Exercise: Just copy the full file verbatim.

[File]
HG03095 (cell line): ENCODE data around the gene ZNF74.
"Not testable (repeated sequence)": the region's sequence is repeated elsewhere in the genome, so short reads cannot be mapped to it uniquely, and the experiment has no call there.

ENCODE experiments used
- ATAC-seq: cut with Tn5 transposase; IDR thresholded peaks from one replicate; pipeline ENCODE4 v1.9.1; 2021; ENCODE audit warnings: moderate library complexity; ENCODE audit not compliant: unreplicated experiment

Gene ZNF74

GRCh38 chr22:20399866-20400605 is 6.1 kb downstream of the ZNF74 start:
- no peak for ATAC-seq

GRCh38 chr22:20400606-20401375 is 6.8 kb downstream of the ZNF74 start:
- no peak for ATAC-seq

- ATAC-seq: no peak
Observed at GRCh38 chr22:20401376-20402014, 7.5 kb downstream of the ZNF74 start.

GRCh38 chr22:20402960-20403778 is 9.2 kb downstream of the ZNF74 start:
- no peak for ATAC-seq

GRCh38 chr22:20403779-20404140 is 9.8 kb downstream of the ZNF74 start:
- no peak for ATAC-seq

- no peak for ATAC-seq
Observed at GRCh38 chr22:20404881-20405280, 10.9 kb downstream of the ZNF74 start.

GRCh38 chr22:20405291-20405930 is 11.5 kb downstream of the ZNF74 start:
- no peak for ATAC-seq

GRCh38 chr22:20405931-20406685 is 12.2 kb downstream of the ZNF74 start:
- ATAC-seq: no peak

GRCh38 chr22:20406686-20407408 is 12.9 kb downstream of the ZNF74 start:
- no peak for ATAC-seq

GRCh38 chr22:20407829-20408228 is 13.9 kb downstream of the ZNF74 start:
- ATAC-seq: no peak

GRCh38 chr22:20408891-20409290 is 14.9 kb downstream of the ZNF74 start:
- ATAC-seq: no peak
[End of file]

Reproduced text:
HG03095 (cell line): ENCODE data around the gene ZNF74.
"Not testable (repeated sequence)": the region's sequence is repeated elsewhere in the genome, so short reads cannot be mapped to it uniquely, and the experiment has no call there.

ENCODE experiments used
- ATAC-seq: cut with Tn5 transposase; IDR thresholded peaks from one replicate; pipeline ENCODE4 v1.9.1; 2021; ENCODE audit warnings: moderate library complexity; ENCODE audit not compliant: unreplicated experiment

Gene ZNF74

GRCh38 chr22:20399866-20400605 is 6.1 kb downstream of the ZNF74 start:
- no peak for ATAC-seq

GRCh38 chr22:20400606-20401375 is 6.8 kb downstream of the ZNF74 start:
- no peak for ATAC-seq

- ATAC-seq: no peak
Observed at GRCh38 chr22:20401376-20402014, 7.5 kb downstream of the ZNF74 start.

GRCh38 chr22:20402960-20403778 is 9.2 kb downstream of the ZNF74 start:
- no peak for ATAC-seq

GRCh38 chr22:20403779-20404140 is 9.8 kb downstream of the ZNF74 start:
- no peak for ATAC-seq

- no peak for ATAC-seq
Observed at GRCh38 chr22:20404881-20405280, 10.9 kb downstream of the ZNF74 start.

GRCh38 chr22:20405291-20405930 is 11.5 kb downstream of the ZNF74 start:
- no peak for ATAC-seq

GRCh38 chr22:20405931-20406685 is 12.2 kb downstream of the ZNF74 start:
- ATAC-seq: no peak

GRCh38 chr22:20406686-20407408 is 12.9 kb downstream of the ZNF74 start:
- no peak for ATAC-seq

GRCh38 chr22:20407829-20408228 is 13.9 kb downstream of the ZNF74 start:
- ATAC-seq: no peak

GRCh38 chr22:20408891-20409290 is 14.9 kb downstream of the ZNF74 start:
- ATAC-seq: no peak